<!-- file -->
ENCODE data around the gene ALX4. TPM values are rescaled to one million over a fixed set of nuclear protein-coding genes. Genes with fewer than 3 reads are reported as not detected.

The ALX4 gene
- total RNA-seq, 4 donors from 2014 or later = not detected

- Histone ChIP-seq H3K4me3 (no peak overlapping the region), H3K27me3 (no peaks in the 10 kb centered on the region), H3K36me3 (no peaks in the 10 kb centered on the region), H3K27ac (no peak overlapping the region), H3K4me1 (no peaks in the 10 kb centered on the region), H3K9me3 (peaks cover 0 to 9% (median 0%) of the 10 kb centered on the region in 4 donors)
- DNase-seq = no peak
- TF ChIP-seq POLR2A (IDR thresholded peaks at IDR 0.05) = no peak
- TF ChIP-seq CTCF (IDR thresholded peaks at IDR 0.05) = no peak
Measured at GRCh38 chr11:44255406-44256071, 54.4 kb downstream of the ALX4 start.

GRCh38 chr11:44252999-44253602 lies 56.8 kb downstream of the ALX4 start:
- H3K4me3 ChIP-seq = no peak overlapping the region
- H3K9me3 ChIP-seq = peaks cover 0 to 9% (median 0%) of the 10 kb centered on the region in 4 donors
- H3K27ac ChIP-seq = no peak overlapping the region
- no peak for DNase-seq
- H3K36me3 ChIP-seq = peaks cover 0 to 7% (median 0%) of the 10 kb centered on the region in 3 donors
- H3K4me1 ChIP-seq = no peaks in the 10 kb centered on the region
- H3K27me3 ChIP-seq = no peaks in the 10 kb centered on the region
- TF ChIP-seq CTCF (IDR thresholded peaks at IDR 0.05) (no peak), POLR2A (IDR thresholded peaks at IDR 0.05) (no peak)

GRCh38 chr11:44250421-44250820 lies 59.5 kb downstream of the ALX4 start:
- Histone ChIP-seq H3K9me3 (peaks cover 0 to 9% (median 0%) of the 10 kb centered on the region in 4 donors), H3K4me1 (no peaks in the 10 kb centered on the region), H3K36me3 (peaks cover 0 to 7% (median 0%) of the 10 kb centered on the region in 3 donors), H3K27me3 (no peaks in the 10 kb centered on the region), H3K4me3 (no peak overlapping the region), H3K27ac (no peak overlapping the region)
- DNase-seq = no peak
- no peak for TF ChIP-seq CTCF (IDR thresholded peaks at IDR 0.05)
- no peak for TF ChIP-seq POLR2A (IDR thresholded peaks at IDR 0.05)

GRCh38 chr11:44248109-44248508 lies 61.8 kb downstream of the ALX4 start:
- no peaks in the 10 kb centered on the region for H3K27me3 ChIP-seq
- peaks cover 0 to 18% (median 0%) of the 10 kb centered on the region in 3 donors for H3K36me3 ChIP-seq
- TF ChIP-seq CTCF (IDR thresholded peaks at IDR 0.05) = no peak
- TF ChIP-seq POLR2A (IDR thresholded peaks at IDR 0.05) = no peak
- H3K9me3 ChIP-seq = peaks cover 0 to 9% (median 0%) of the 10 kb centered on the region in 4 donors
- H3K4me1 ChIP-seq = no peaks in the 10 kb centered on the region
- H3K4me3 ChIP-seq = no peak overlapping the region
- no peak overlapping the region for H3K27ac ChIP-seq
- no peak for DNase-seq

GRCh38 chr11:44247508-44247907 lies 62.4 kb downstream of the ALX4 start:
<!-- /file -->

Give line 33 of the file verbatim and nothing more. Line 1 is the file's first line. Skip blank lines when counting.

GRCh38 chr11:44247508-44247907 lies 62.4 kb downstream of the ALX4 start: